Acetaminophenkpeairs



(Mac users please save this file and open with iMol. You can download that from iMol's website)



external image Extra_Strength_Tylenol_and_Tylenol_PM.jpgexternal image Paracetamol_acetaminophen_500_mg_pills_crop.jpg

Chemical Properties:
1. Chemical Formula:
  • C8H9NO2
2. Molar Mass:
  • 151.16256
3. Melting point:
  • 169 - 172 C
4. Density:
  • 1.263 g/cm³
5. Boiling Point
  • Acetaminophen does not have a boiling point. (instead of boil it desintegrates)
6. Mass Percent Composition
  • 75.69% C
  • 8.80%H
  • 15.51% O
7. Percent number composition
C- 40
H- 45
O- 10


8. Reaction Tendencies:
Acetaminop



external image 461725203_5bcf52de28.jpg


Structure:
The core is made up of a benzene ring, and also contains a hydroxyl group. The ring is highly reactive but all positions on the ring are pretty well filled.

external image ACETAMINOPHEN_PARACETAMOL.summ.jpg


History:

First used as a pain reliever in the early 1800s, Acetaminophen first began its distribution in the early 1950s after being approved by the U.S. Food and Drug Administration. Acetaminophen was very safe to be used by children or those who suffer from ulcers. The chemical name of acetaminophen is 4-hydroxyacetanalide Today, the most common brand that uses acetaminophen would be Tylenol. In 1955 Tylenol included the chemical in Childrens' Tylenol in 500 mg tablets, safe for moderate consumption for pain relief. The drug is not actually toxic but N-acetyl- p -benzoquinonimine is formed when the drug breaks down. Originally, the only way acetaminophen could be acquired was by prescription for the relief of pain and fever. Currently Tylenol is one of the top selling brands of pain relief in the united states. Can be used to treat chronic and acute pain and is considered more potent than other prescription drugs. Acetaminophen is a main ingredient in many cold medications as well. Over consumption of Acetaminophen can lead to liver failure like many other medications. Acetaminophen causes less stomach irritation and blood clots than leading brands of medication such as Aspirins.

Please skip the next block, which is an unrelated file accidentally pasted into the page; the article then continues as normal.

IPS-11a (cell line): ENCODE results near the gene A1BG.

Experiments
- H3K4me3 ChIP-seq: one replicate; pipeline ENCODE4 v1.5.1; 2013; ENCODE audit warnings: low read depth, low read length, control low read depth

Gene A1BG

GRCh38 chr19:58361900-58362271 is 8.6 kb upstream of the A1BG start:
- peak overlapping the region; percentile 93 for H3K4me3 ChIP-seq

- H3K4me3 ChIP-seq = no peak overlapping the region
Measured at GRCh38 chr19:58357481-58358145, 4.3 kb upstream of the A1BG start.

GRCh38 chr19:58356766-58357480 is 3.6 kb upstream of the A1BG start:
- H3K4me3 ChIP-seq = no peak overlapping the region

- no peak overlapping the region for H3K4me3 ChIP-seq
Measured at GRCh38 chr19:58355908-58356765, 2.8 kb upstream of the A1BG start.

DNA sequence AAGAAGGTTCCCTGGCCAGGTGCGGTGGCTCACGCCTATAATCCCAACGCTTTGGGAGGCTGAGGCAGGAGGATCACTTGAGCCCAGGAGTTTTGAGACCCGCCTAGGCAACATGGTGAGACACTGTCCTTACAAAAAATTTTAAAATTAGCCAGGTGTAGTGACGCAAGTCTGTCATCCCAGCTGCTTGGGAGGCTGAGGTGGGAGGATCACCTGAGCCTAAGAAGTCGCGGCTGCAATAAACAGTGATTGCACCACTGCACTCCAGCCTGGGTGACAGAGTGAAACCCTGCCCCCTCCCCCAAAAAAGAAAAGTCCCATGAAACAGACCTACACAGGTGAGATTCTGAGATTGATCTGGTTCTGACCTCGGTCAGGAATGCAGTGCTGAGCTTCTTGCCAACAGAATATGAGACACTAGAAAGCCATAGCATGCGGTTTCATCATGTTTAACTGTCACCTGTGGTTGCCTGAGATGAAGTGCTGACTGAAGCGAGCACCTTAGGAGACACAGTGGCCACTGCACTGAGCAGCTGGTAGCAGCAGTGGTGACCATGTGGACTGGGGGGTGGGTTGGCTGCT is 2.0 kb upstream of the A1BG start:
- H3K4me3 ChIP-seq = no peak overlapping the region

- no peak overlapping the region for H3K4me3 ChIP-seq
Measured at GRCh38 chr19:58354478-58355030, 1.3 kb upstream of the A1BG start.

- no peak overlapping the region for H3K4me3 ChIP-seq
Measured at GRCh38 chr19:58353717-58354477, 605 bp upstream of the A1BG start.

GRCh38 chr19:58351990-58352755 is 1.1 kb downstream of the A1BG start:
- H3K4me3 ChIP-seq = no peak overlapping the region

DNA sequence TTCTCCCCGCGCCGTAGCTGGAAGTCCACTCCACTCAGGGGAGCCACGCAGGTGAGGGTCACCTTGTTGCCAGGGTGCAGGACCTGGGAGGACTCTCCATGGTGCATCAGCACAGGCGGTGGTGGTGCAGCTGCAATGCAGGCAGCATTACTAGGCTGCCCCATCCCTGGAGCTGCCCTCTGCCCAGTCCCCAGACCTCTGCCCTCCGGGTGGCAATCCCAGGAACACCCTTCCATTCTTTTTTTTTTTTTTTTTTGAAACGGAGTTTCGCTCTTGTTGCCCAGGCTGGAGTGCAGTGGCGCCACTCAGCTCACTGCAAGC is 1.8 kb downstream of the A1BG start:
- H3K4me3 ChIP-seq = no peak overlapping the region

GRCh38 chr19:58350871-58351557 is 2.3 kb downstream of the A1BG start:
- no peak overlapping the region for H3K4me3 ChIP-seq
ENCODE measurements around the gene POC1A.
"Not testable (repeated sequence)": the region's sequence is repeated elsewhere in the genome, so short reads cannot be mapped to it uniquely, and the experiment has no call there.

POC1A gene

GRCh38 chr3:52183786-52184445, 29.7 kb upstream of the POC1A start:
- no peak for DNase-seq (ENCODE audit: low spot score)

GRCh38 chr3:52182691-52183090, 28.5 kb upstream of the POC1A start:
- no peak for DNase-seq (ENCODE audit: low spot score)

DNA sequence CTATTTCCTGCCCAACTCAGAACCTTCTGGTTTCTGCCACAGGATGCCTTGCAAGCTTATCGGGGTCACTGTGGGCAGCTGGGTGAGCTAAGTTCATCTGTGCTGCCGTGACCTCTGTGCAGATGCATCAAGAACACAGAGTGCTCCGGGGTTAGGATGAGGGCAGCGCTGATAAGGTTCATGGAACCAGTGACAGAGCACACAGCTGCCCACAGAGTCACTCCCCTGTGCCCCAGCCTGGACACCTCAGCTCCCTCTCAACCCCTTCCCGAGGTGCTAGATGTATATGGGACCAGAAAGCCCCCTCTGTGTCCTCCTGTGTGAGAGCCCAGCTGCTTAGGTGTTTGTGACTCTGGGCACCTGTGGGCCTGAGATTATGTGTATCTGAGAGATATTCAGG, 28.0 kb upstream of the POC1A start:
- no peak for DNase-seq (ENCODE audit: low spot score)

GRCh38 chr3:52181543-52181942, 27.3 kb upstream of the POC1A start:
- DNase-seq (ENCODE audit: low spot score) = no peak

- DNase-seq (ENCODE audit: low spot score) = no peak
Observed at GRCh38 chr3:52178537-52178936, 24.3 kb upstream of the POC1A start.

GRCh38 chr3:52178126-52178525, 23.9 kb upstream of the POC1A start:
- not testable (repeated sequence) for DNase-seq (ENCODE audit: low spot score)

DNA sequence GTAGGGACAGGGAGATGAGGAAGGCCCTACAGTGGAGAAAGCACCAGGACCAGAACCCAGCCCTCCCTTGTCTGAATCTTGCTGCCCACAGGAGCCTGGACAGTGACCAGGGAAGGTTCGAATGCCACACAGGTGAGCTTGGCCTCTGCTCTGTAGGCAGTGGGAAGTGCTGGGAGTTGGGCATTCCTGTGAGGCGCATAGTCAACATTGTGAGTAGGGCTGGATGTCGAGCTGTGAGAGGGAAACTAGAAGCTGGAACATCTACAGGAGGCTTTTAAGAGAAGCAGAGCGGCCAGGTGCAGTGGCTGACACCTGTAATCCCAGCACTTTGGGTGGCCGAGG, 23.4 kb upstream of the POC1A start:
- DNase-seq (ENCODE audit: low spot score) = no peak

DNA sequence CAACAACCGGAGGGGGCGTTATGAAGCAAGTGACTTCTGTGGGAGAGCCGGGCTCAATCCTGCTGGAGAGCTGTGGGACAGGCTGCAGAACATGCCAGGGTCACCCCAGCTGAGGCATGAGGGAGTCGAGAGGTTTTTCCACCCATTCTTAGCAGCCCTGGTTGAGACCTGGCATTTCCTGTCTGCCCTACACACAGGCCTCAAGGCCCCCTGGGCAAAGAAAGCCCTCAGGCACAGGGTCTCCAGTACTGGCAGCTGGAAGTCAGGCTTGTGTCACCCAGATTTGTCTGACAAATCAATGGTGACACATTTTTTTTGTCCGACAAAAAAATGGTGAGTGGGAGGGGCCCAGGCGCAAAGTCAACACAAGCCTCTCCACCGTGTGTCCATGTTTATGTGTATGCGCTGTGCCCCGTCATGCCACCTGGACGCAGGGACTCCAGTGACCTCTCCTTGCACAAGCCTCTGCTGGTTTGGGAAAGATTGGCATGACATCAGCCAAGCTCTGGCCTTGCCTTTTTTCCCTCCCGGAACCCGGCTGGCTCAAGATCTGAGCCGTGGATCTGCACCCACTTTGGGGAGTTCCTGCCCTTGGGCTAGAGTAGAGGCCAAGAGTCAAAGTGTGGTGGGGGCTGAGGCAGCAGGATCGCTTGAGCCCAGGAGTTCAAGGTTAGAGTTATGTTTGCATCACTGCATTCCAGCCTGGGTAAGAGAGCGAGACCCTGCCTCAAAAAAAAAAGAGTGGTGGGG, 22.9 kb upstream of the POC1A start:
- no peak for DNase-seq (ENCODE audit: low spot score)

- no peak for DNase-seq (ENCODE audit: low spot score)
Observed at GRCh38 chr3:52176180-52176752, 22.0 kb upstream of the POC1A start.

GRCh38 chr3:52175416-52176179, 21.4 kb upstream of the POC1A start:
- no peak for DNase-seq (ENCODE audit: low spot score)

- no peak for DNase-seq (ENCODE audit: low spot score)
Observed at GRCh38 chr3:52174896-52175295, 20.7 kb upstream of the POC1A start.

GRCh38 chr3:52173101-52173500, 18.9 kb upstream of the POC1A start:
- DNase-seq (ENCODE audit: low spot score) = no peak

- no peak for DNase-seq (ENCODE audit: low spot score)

Where it's found:
Harmon Northrop Morse created Acetaminophen by reducing p-nitrophenol with tin in a substance called glacial acetic acid. He first did this in 1873 but it wasn't produced medically for another twenty years. Acetaminophen was located in the urine of people who had taken phenacetin and the substance was reduced to a white powder that was bitter tasting.


Uses:
Acetaminophen is a pain reliever and fever reducer and can be found in some over-the-counter medications such as Tylenol and Excedrin.


important links:

"ACETAMINOPHEN (PARACETAMOL)." Worldwide Chemical Information, Trading & Advertising. Web. 27 Oct. 2010. http://www.chemicalland21.com/lifescience/phar/ACETAMINOPHEN.htm.

"Acetaminophen Summary | BookRags.com." BookRags.com | Study Guides, Lesson Plans, Book Summaries and More. Web. 27 Oct. 2010. http://www.bookrags.com/research/acetaminophen-chmc/.

"Molecular Weight of Acetaminophen." Convert Units - Measurement Unit Converter. Web. 27 Oct. 2010. http://www.convertunits.com/molarmass/Acetaminophen.

"Paracetamol." Wikipedia, the Free Encyclopedia. Web. 27 Oct. 2010. http://en.wikipedia.org/wiki/Paracetamol.

Photograph. Web. <"ACETAMINOPHEN (PARACETAMOL)." Worldwide Chemical Information, Trading & Advertising. Web. 27 Oct. 2010. .>.

Photograph. Web. http://farm1.static.flickr.com/187/461725203_5bcf52de28.jpg.

Photograph. Web. http://i00.i.aliimg.com/photo/v0/107082438/ACETAMINOPHEN_PARACETAMOL.summ.jpg.

Photograph. Web. http://upload.wikimedia.org/wikipedia/commons/f/f8/Paracetamol_acetaminophen_500_mg_pills_crop.jpg.